WATER-SOLUBLE CARBOHYDRATES OF SEEDS OF THE GRAMINEAE
Article first published online: 2 MAY 2006
Volume 57, Issue 2, pages 168–182, July 1958
How to Cite
MacLEOD, A. M. and McCorquodale, H. (1958), WATER-SOLUBLE CARBOHYDRATES OF SEEDS OF THE GRAMINEAE. New Phytologist, 57: 168–182. doi: 10.1111/j.1469-8137.1958.tb05303.x
- Issue published online: 2 MAY 2006
- Article first published online: 2 MAY 2006
- Received 15 March 1957
Qualitative and quantitative determinations have been made of the sugars, oligosaccha-rides and water-soluble polysaccharides of the seeds of twenty-two species of the Gramineae.
Although in most species sucrose was the most plentiful free sugar, in Lolium perenne and in Festuca pratensis a trisaccharide which contained residues of galactose, glucose and fructose and which was chromatographically distinct from raffinose constituted the most abundant oligosaccharide; in Elymus arenarius and in Bromus sterilis an homologous series of low-molecular fructosans represented the major simple carbohydrate. Similar fructosans were also present in Agropyron repens.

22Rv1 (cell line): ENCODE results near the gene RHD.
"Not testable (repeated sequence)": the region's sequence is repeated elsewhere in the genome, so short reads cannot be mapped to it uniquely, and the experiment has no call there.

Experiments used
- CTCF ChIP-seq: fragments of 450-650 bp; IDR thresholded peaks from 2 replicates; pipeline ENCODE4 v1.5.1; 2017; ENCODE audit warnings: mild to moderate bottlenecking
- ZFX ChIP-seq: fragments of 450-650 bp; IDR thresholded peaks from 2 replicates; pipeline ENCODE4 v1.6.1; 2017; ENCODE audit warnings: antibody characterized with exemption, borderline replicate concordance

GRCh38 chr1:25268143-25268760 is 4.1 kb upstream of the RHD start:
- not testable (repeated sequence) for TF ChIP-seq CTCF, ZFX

Raffinose was present in fifteen of the seeds examined and stachyose in ten of these fifteen raffinose-containing seeds. The contents of raffinose and stachyose were positively correlated.
Water-soluble polysaccharides were obtained in yields approaching 1 per cent of the dry weight of the seeds from certain members of the Bromeae, the Hordeeae, the Festuceae and the Aveneae; yields from members of other tribes were low and predominantly dextrinous in nature.
A pure β-glucosan, resembling that of cultivated barley, has been obtained from Bromus, from Avena and Arrhenatherum, and from Dactylis and other members of the Festuceae. The polysaccharide prepared from Nardus contained a high proportion of mannan and that from Molinia a high proportion of galactan.
When the water-soluble carbohydrates of these seeds are considered in relation to the classification of the Gramineae, it is seen that Bromus is quite distinct from Brachy-podium; that the members of the Festuceae here examined show underlying similarity in the composition of their water-soluble polysaccharides, though Festuca pratensis and Lolium perenne are distinctive in containing an unusual trisaccharide; that Avena and Arrhenatherum differ from the other two members of the Aveneae examined (Holcus and Anthoxanthum) and that the members of the Hordeae constitute a natural group on the basis of their sugars content.